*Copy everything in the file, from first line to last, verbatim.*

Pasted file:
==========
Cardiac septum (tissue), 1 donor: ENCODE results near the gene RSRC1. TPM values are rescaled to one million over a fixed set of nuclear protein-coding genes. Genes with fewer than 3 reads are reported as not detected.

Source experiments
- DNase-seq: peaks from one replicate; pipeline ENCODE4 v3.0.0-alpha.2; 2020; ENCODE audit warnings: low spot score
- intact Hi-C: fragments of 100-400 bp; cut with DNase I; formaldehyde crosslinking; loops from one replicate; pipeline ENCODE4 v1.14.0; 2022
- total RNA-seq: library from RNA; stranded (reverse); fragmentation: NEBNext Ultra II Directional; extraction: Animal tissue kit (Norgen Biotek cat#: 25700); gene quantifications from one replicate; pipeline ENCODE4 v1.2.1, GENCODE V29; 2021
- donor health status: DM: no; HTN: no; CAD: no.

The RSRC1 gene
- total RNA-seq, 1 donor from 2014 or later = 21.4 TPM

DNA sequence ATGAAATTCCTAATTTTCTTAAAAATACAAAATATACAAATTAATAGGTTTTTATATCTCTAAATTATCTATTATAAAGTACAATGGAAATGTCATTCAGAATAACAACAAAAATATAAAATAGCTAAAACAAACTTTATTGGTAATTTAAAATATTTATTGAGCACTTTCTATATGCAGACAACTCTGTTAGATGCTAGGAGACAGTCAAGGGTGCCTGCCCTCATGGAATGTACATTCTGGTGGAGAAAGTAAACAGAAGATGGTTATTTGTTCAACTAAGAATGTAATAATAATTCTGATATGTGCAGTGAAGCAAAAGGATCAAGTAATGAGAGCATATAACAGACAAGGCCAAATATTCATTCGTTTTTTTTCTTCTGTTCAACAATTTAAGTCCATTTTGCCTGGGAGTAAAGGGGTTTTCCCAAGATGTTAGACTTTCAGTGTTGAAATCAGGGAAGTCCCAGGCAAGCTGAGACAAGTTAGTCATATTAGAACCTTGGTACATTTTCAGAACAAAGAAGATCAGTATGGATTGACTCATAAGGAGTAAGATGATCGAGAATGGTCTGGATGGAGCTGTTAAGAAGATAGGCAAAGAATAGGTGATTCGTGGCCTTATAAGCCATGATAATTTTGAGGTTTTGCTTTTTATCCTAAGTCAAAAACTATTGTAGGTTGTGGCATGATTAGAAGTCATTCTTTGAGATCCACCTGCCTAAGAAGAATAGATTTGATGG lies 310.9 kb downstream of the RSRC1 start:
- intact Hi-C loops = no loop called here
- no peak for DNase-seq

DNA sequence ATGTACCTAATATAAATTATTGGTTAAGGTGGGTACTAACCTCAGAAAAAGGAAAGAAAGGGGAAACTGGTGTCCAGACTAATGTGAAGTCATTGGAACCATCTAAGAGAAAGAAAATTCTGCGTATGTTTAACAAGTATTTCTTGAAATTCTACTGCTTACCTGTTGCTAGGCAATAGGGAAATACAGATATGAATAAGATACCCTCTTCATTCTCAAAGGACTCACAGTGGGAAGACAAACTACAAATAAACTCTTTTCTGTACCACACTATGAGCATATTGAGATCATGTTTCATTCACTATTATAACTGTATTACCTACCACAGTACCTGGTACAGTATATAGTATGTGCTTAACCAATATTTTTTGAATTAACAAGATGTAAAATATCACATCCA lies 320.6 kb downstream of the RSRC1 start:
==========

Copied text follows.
Cardiac septum (tissue), 1 donor: ENCODE results near the gene RSRC1. TPM values are rescaled to one million over a fixed set of nuclear protein-coding genes. Genes with fewer than 3 reads are reported as not detected.

Source experiments
- DNase-seq: peaks from one replicate; pipeline ENCODE4 v3.0.0-alpha.2; 2020; ENCODE audit warnings: low spot score
- intact Hi-C: fragments of 100-400 bp; cut with DNase I; formaldehyde crosslinking; loops from one replicate; pipeline ENCODE4 v1.14.0; 2022
- total RNA-seq: library from RNA; stranded (reverse); fragmentation: NEBNext Ultra II Directional; extraction: Animal tissue kit (Norgen Biotek cat#: 25700); gene quantifications from one replicate; pipeline ENCODE4 v1.2.1, GENCODE V29; 2021
- donor health status: DM: no; HTN: no; CAD: no.

The RSRC1 gene
- total RNA-seq, 1 donor from 2014 or later = 21.4 TPM

DNA sequence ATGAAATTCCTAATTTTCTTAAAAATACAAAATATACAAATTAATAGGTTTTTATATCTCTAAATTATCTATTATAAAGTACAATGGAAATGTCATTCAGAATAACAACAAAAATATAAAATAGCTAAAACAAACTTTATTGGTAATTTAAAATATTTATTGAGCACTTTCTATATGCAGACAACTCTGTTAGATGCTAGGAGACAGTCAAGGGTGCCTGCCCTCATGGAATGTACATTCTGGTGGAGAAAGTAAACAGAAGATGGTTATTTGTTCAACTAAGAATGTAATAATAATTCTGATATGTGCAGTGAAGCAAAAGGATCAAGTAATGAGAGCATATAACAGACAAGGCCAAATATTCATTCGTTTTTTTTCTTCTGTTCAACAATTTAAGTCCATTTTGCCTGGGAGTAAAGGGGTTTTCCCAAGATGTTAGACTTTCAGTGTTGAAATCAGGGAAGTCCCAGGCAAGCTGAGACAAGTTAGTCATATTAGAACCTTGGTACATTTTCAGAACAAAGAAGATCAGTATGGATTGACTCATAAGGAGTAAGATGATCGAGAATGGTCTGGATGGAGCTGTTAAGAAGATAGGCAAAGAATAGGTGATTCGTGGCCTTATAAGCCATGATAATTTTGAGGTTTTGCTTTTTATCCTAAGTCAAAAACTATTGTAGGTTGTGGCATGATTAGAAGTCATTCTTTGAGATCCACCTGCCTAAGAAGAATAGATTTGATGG lies 310.9 kb downstream of the RSRC1 start:
- intact Hi-C loops = no loop called here
- no peak for DNase-seq

DNA sequence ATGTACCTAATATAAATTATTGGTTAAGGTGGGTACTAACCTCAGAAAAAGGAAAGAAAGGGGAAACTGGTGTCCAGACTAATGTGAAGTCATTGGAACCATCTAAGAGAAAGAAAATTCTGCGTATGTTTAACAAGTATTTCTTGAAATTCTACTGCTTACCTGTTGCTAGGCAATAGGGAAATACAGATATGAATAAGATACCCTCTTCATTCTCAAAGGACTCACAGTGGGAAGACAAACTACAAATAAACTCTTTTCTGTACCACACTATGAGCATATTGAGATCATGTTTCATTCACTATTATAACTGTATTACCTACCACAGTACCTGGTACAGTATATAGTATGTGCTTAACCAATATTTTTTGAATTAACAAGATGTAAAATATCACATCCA lies 320.6 kb downstream of the RSRC1 start: